This month, F Newsmagazine staff writer Paula Calvo interviewed the winners of the Dimensions of an Artist Grant, which was sponsored by the School of the Art Institute of Chicago’s Student Government. The three artists talked about their work and production for their upcoming exhibition hosted by the school’s Student Union Galleries. Paula’s chat with Sheika Lugtu, one of the three grant recipients, is reproduced below. Her conversation with Melissa Leandro will be published online later this week; click here to read her interview with grant winner Laura Anne Gordon.
The opening reception for the Dimensions of an Artist Grant exhibition will be on May 4 from 4-6pm, and the exhibition will remain on view until May 14th.
All images courtesy of the artist.
What is some of the recurrent subject matter in your work?
In my work, I have begun an exploration in the vein of comic abstraction. I use the process and language of comic creation as a framework to create abstract drawings but with a sense of “sequentialism.” I use the familiar language of comics; breaking down panels and text and space into an exploration of the invisible labor behind stories told in the modern world.
You mentioned you are proficient in Tagalog and Arabic. Does language influence your work? How?
I began in comics by writing autobiographical stories in 2010, collecting these into a printed book. In these stories I shared my memories of growing up in the UAE where I learned Arabic, as well as my interactions with family — all of whom spoke mainly in Tagalog. As my work moves further into abstraction, I try to find a way to marry text and images together on the same plane without detracting from either.
What are some connections – or correlations — between your graphic illustrations and your sculptural work? What are some distinctions?
I definitely see both my sculptural work and comics as primarily narratives. Above all, I want to tell stories. Even in my abstract and sculptural pieces, I aim to have a sense of “sequentialism,” a feeling that one follows the other, whether or not a traditional story can be read. I think that reading comics is an intimate and participatory act. The reader needs to turn the page to get the story. In my installations and sculptures, I create an environment that invites the viewer to come and participate. In creating the abstract comics for the Dimensions of an Artist grant, I am making them very large and interactive to entice the viewer into participating.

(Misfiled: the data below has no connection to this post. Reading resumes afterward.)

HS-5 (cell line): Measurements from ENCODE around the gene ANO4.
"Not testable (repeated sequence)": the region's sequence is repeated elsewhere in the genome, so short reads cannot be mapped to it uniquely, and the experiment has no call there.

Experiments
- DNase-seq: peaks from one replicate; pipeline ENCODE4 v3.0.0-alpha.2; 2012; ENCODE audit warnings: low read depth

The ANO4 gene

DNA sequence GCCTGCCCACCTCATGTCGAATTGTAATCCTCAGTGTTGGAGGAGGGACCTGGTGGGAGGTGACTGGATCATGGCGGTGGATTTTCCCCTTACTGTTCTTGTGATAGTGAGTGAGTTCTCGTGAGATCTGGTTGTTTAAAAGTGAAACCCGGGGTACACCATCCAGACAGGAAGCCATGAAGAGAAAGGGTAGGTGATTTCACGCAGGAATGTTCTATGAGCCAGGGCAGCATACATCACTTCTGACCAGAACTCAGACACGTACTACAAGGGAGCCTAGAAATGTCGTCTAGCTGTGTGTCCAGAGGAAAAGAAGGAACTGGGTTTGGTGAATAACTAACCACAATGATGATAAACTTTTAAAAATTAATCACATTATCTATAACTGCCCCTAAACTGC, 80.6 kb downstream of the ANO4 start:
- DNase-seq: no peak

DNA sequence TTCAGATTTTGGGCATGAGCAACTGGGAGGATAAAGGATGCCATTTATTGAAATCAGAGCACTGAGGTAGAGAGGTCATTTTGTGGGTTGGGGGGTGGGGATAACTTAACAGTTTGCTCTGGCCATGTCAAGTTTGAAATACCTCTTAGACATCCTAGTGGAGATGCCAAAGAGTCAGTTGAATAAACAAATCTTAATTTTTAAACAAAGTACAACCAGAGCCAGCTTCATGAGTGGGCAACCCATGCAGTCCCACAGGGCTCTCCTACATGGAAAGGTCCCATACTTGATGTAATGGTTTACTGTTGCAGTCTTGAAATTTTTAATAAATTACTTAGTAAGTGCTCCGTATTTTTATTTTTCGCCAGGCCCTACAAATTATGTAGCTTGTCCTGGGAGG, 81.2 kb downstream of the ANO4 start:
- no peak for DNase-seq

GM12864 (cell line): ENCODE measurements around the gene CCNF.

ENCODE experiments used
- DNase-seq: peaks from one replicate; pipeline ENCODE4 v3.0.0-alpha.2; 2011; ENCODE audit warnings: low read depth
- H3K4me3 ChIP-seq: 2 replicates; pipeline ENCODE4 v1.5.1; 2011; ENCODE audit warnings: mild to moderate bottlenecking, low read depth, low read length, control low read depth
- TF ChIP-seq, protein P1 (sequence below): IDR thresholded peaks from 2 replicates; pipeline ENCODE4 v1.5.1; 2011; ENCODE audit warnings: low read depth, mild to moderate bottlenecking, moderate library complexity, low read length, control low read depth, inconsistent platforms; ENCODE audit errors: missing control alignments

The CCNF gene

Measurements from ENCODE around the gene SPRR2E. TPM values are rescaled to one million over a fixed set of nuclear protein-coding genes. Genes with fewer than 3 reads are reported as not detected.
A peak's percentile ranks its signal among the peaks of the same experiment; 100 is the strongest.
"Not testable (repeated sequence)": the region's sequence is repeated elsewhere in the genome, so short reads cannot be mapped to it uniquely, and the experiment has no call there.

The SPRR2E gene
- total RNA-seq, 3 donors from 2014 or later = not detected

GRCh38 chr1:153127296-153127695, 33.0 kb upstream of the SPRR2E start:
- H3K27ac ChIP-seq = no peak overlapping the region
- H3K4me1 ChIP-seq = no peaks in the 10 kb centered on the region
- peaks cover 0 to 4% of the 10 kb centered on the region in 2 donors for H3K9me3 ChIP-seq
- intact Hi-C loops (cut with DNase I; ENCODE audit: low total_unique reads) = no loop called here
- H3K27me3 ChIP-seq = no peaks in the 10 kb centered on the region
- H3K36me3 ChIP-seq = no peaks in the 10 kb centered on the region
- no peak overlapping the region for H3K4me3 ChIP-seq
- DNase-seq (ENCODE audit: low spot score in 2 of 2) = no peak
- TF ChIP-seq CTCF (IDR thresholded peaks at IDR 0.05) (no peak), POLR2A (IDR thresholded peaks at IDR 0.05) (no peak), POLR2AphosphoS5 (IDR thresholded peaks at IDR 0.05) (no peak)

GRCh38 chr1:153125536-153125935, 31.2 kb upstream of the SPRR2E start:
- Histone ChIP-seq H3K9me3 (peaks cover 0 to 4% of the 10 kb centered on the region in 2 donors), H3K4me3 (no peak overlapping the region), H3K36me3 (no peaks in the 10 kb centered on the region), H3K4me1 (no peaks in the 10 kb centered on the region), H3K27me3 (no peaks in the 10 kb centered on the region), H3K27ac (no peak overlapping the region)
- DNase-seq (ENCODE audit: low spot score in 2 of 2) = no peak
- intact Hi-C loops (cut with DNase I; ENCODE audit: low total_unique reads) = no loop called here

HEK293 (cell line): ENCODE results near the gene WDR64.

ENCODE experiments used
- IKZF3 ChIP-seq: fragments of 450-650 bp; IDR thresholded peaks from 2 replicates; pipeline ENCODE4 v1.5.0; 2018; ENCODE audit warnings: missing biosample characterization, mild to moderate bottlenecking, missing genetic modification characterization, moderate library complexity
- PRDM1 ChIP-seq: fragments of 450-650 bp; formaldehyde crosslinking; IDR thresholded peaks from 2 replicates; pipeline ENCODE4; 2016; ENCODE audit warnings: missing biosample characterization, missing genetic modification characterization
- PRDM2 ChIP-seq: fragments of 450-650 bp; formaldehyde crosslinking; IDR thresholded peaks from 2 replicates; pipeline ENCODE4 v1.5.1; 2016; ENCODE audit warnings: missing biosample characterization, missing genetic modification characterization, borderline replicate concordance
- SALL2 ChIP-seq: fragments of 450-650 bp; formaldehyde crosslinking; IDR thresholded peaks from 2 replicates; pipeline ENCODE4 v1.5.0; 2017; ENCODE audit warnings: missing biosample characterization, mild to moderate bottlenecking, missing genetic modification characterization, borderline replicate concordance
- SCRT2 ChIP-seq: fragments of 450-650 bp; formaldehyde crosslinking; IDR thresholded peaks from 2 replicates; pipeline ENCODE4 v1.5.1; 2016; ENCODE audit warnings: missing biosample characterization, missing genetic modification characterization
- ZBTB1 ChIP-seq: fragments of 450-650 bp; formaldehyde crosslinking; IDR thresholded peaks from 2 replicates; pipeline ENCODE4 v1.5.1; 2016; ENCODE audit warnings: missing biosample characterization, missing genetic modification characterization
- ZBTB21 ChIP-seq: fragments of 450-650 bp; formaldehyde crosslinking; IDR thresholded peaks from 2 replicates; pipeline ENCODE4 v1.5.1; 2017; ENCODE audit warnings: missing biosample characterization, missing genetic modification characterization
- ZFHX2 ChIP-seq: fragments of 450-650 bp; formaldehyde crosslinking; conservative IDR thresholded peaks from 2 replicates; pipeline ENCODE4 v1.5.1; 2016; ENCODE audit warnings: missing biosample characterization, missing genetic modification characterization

What would you like to achieve during your time at SAIC?
Prior to transferring to SAIC, I had already been selling my comics and tabling at comics conventions for a number of years. I chose SAIC because of the interdisciplinary nature that would allow me to take studio and writing classes. In my time here, I have been incredibly lucky to find a small but supportive and inclusive community of comic creators, and comics faculty.
My classes with these comics faculty — Beth Hetland, Anne Elizabeth Moore, Aaron Renier — have shaped how I think about my work in ways I did not foresee. Not only do they emphasize storytelling skills and production — many of the students’ work in these classes lead directly to a strong foundation in being a part of the wider comics community after school. The ability to take classes across disciplines such as printmaking and animation have significantly changed how I approach telling stories. Every semester, I challenge myself to learn as many disciplines as possible and translate their strengths into storytelling.
Where do you like to go when you’re not working?
The city of Chicago has many amazing comic book stores that support independent creators and ‘zine makers. Quimby’s in Wicker Park is a great place to immerse your mind in the craziness that is the indie comic. Many SAIC students sell their books there!